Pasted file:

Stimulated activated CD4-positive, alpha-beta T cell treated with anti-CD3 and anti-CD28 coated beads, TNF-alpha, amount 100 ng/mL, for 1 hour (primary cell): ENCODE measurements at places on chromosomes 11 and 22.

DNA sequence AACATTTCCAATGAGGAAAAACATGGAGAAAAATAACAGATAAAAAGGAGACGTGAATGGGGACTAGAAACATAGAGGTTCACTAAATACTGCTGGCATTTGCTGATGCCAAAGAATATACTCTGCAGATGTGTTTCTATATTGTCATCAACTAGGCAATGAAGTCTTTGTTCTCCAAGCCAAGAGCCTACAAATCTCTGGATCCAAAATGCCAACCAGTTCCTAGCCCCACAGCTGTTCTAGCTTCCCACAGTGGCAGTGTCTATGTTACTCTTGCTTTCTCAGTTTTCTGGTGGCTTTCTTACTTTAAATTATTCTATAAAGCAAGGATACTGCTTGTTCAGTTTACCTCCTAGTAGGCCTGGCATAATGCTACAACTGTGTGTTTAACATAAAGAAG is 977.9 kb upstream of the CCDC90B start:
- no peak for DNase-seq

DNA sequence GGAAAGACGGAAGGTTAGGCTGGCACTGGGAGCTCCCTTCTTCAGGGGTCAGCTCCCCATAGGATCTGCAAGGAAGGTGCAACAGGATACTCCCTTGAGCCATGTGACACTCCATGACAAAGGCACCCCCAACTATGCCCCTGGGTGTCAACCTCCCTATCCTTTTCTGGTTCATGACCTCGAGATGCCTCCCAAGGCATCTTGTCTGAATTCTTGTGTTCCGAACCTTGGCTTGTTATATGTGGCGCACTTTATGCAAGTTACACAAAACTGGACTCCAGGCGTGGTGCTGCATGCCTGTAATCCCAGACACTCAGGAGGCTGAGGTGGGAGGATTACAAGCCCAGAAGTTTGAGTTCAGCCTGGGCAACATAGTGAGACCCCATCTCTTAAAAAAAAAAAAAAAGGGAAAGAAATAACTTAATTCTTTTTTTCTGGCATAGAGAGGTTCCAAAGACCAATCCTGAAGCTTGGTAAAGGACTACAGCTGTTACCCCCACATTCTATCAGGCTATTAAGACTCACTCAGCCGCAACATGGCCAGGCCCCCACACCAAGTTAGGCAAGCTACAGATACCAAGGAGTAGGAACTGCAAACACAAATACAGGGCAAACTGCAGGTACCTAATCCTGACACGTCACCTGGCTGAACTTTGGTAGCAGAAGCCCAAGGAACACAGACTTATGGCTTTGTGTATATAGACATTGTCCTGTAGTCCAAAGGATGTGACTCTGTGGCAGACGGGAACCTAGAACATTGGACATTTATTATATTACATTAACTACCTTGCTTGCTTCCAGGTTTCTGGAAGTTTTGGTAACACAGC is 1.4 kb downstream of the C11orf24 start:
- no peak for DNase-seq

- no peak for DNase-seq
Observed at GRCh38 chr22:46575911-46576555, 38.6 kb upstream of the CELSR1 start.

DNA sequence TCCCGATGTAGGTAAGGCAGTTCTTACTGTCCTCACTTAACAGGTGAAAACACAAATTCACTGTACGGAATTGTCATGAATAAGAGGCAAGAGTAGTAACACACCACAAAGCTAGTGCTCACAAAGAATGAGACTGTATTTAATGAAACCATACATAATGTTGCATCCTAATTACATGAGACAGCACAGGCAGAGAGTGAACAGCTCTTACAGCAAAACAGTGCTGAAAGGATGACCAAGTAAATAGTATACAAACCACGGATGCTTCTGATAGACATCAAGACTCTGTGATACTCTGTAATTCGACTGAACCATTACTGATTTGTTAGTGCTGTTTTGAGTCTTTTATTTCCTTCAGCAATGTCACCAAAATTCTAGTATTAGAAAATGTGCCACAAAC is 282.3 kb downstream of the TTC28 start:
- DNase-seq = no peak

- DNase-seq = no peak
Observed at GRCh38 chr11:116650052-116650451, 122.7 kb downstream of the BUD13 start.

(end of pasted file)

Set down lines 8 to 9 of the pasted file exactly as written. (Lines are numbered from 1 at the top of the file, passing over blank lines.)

DNA sequence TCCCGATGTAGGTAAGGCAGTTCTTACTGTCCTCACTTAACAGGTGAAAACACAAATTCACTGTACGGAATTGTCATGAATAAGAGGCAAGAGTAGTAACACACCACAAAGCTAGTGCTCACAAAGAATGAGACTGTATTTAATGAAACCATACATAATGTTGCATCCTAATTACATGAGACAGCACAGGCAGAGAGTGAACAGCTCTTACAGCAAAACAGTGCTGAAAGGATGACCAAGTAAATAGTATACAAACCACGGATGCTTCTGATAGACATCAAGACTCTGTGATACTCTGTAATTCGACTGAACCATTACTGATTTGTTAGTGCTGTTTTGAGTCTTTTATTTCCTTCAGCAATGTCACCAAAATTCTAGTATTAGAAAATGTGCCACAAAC is 282.3 kb downstream of the TTC28 start:
- DNase-seq = no peak